“Before the city council passed the new ordinance … in a 4-2 vote, Edgewater residents were in a state of legal limbo over keeping farm animals in backyards. City regulations didn’t technically allow for the raising of livestock — the animals weren’t even mentioned in the code book.”
In January, supervisors in Sacramento County, Calif., unanimously passed an agricultural ordinance allowing urban and suburban residents who legally grow and sell crops, keep bees and raise chickens and ducks at home.
“Proponents say the new legal framework will make life easier for small-scale farmers and provide fresh food in areas that lack full-service grocery stores,” according to the Sacramento Bee.
This week, the Fargo, N.D. City Council passed an ordinance, allowing homeowners up to four backyard chickens.
Some cities are conversely fighting the trend, such as Glendale, Ariz. The city council “scratched plans to allow more homeowners to raise chickens after an outpouring of public criticism — and support — for the backyard birds caused what one council member called ‘a polite civil war’ across the city,” according to the Arizona Republic.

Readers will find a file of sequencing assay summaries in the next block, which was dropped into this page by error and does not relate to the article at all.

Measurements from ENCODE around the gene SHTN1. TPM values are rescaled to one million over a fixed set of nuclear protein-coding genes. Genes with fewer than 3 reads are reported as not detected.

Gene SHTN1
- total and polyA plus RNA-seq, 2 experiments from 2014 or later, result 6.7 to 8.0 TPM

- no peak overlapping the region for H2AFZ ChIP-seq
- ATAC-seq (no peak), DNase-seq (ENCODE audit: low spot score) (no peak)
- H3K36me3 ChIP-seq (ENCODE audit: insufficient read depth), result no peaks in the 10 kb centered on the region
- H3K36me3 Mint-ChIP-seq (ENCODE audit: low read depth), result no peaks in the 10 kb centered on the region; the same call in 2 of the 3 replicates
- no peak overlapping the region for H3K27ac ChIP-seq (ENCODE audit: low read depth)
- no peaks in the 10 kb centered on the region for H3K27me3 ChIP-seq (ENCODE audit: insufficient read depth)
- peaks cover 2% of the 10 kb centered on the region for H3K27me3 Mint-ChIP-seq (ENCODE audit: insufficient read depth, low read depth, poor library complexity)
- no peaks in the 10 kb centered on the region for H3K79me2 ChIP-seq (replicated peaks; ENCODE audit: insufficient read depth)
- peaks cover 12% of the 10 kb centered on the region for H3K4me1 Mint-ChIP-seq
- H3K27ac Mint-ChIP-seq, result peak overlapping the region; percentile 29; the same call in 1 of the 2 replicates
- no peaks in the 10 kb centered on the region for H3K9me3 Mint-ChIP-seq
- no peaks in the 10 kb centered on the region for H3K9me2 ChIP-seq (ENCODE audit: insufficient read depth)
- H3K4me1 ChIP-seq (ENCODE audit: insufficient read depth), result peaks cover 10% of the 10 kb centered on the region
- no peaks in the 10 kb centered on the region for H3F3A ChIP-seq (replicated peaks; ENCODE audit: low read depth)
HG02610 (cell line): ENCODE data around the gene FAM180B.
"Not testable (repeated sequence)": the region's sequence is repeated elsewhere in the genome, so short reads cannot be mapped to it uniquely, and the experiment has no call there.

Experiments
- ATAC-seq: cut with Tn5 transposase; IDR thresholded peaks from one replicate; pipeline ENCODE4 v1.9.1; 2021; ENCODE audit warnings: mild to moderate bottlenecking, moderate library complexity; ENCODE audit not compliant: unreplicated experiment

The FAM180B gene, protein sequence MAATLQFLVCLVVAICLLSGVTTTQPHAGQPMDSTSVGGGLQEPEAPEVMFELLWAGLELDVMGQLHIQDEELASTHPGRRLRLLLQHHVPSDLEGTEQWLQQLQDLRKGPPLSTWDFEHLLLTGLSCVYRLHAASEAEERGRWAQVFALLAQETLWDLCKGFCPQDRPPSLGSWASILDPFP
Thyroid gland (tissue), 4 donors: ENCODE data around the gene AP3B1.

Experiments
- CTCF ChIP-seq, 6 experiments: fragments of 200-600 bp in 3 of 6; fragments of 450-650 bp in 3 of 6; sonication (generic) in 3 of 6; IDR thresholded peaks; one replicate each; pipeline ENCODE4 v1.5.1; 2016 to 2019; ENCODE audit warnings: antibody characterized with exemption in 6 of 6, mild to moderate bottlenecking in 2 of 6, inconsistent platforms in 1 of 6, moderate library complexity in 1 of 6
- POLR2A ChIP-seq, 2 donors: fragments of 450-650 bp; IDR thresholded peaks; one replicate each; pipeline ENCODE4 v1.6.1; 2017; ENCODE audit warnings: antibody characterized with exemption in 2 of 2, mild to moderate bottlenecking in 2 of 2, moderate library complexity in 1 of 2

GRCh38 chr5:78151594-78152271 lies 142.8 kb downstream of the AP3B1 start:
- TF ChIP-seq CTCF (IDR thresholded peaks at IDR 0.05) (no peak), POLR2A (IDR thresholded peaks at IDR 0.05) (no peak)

Last month, the board of health in Appleton, Wisc., — while raising concerns about health and the permitting process — split the vote on a proposal that would allow residents to raise backyard chickens. Because no majority was reached, it went to the city council with a recommendation for denial. On April 6th, the proposal stalled at the Appleton City Council meeting, and the item will be discussed at the next meeting later this month.
While one resident touted the “ethical protein” backyard chickens provide, Alderperson Cathy Spears wasn’t convinced.
“My constituents overwhelmingly called me and told me they didn’t want chickens,” according to local news WSAU.
“I also studied public health for many years,” she continued, “and being interested in public health, I know there have been a lot of outbreaks because of chickens and backyard chickens.”
In Virginia Beach, Va., one unidentified resident is running afoul of the law while keeping chickens even though it is illegal to do so.
“I want to be doing this legally,” he told the Virginian Pilot. “Like I have a generator for hurricanes, I want to be able to provide eggs for my family if there’s an emergency and stores are closed.”
Virginia Beach allows chickens only on land zoned for agricultural use — usually sprawling farmland in the southern part of the city below a boundary drawn to protect rural qualities. The rule dates back to at least 1985.
But that could change if Councilwoman Jessica Abbott has her way. Elected to the Virginia Beach City Council last November after campaigning on the issue, Abbott said she supported legalizing backyard chickens before she decided to run for office.
“Abbott conducted an online survey asking if the city should consider changing the ordinance to allow hens — not roosters — in certain residential areas. She got 1,687 responses, mainly from residents in Bayside, Kempsville and Princess Anne, and 93 percent were in favor,” the Pilot reported.